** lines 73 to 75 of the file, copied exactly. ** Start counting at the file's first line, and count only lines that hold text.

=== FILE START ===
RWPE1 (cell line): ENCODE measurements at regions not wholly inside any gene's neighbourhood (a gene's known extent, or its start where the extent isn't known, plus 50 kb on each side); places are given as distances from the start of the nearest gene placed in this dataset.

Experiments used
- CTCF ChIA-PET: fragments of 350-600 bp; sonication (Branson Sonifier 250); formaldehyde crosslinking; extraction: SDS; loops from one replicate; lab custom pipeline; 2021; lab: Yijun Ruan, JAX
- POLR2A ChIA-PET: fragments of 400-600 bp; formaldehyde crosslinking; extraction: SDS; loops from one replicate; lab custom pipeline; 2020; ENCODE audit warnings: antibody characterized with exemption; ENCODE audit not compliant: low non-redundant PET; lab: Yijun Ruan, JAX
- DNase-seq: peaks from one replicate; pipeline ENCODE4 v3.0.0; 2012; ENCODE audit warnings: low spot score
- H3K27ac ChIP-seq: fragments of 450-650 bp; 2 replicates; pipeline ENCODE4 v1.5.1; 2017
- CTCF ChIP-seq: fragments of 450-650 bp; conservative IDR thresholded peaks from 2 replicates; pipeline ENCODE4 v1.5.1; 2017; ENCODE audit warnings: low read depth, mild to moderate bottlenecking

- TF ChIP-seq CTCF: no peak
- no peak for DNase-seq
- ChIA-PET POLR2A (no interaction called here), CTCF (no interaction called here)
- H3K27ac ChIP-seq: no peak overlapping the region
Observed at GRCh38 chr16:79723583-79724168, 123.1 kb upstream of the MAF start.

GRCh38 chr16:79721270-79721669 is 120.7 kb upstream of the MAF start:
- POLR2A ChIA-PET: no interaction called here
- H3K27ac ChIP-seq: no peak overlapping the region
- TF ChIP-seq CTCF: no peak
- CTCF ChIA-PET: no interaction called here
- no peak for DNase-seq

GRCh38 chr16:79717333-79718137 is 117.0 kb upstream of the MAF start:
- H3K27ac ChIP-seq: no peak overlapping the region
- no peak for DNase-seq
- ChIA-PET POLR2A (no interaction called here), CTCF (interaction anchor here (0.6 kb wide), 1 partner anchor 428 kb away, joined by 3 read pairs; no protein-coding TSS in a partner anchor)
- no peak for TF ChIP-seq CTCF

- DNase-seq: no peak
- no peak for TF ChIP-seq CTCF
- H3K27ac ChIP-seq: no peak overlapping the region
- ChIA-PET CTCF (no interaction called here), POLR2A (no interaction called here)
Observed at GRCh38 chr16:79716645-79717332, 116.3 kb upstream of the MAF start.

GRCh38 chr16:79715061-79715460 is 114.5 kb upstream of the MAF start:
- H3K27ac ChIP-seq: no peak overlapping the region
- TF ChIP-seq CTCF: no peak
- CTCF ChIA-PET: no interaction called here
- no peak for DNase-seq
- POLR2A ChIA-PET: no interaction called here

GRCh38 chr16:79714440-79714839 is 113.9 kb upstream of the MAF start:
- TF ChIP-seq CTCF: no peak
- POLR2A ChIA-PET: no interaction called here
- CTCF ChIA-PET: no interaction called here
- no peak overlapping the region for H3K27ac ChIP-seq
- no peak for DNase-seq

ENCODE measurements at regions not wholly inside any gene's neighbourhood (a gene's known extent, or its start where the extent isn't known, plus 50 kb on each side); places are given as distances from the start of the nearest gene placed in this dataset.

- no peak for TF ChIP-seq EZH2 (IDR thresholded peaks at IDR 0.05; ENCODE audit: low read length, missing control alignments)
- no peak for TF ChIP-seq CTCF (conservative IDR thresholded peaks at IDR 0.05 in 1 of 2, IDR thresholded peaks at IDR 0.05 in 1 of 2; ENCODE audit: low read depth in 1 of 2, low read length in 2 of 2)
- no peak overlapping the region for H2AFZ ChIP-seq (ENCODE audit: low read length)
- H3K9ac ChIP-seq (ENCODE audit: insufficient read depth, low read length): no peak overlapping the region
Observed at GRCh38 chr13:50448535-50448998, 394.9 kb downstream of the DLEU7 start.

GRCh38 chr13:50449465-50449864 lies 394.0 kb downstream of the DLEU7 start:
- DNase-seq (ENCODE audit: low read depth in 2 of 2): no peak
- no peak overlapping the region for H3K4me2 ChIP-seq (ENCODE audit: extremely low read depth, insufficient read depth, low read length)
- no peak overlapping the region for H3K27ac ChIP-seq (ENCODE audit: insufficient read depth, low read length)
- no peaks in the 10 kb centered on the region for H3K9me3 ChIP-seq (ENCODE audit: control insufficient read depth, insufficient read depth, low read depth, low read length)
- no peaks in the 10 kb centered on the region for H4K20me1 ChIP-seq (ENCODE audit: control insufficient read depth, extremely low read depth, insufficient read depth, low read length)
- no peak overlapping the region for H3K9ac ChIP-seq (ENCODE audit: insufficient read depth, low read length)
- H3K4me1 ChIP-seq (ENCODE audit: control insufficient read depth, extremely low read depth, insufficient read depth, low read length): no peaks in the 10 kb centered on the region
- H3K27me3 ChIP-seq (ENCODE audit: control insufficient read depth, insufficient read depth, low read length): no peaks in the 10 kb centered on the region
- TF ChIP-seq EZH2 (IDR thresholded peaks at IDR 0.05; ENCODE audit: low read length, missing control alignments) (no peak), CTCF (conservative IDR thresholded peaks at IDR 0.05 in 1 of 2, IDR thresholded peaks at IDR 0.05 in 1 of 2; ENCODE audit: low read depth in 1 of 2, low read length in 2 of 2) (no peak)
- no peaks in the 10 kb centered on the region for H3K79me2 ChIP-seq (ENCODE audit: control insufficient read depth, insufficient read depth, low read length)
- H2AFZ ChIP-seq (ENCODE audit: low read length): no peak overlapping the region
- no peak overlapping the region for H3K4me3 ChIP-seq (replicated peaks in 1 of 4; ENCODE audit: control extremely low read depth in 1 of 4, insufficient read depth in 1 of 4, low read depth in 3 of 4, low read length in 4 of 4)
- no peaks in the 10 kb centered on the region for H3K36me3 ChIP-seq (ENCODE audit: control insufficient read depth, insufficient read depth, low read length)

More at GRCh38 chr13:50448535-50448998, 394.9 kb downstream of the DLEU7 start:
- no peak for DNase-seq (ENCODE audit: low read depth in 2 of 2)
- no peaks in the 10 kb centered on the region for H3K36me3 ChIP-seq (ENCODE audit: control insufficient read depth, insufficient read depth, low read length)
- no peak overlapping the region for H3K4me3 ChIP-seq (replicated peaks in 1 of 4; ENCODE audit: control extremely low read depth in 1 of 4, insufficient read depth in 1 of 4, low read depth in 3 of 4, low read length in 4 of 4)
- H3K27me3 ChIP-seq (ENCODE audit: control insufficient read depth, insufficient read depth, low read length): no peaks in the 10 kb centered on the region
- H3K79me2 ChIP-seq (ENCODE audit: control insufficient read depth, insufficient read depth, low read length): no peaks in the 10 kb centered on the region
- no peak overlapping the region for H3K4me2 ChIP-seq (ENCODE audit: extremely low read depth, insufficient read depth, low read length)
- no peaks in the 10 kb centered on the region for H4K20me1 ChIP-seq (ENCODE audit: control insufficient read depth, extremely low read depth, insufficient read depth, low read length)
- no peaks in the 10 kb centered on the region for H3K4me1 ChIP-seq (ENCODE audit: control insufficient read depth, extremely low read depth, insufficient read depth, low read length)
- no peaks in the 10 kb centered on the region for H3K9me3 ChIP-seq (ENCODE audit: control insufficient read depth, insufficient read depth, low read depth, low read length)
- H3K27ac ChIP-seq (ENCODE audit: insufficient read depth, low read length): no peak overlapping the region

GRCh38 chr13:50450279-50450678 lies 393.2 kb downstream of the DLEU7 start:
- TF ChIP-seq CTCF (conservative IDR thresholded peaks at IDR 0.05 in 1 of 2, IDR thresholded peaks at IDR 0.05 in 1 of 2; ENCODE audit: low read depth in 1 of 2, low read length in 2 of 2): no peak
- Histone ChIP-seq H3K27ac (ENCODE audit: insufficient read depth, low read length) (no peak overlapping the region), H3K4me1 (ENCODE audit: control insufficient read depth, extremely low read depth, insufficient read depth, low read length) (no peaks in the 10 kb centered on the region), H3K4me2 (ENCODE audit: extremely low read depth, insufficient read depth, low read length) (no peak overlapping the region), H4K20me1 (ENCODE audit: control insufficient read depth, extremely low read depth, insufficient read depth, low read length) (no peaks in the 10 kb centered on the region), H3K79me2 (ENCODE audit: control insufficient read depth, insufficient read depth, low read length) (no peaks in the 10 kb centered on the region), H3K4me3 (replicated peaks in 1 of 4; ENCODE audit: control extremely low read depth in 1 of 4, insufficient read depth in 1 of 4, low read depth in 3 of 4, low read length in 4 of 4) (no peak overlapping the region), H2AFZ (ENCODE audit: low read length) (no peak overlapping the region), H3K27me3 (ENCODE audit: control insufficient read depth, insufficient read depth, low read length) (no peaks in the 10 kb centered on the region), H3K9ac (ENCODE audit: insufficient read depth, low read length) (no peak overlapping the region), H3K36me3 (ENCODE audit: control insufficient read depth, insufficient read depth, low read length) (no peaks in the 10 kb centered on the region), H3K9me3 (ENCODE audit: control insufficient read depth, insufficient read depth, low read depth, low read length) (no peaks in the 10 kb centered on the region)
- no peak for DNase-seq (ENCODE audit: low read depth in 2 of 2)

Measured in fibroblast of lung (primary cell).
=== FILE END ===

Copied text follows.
- TF ChIP-seq CTCF (conservative IDR thresholded peaks at IDR 0.05 in 1 of 2, IDR thresholded peaks at IDR 0.05 in 1 of 2; ENCODE audit: low read depth in 1 of 2, low read length in 2 of 2): no peak
- Histone ChIP-seq H3K27ac (ENCODE audit: insufficient read depth, low read length) (no peak overlapping the region), H3K4me1 (ENCODE audit: control insufficient read depth, extremely low read depth, insufficient read depth, low read length) (no peaks in the 10 kb centered on the region), H3K4me2 (ENCODE audit: extremely low read depth, insufficient read depth, low read length) (no peak overlapping the region), H4K20me1 (ENCODE audit: control insufficient read depth, extremely low read depth, insufficient read depth, low read length) (no peaks in the 10 kb centered on the region), H3K79me2 (ENCODE audit: control insufficient read depth, insufficient read depth, low read length) (no peaks in the 10 kb centered on the region), H3K4me3 (replicated peaks in 1 of 4; ENCODE audit: control extremely low read depth in 1 of 4, insufficient read depth in 1 of 4, low read depth in 3 of 4, low read length in 4 of 4) (no peak overlapping the region), H2AFZ (ENCODE audit: low read length) (no peak overlapping the region), H3K27me3 (ENCODE audit: control insufficient read depth, insufficient read depth, low read length) (no peaks in the 10 kb centered on the region), H3K9ac (ENCODE audit: insufficient read depth, low read length) (no peak overlapping the region), H3K36me3 (ENCODE audit: control insufficient read depth, insufficient read depth, low read length) (no peaks in the 10 kb centered on the region), H3K9me3 (ENCODE audit: control insufficient read depth, insufficient read depth, low read depth, low read length) (no peaks in the 10 kb centered on the region)
- no peak for DNase-seq (ENCODE audit: low read depth in 2 of 2)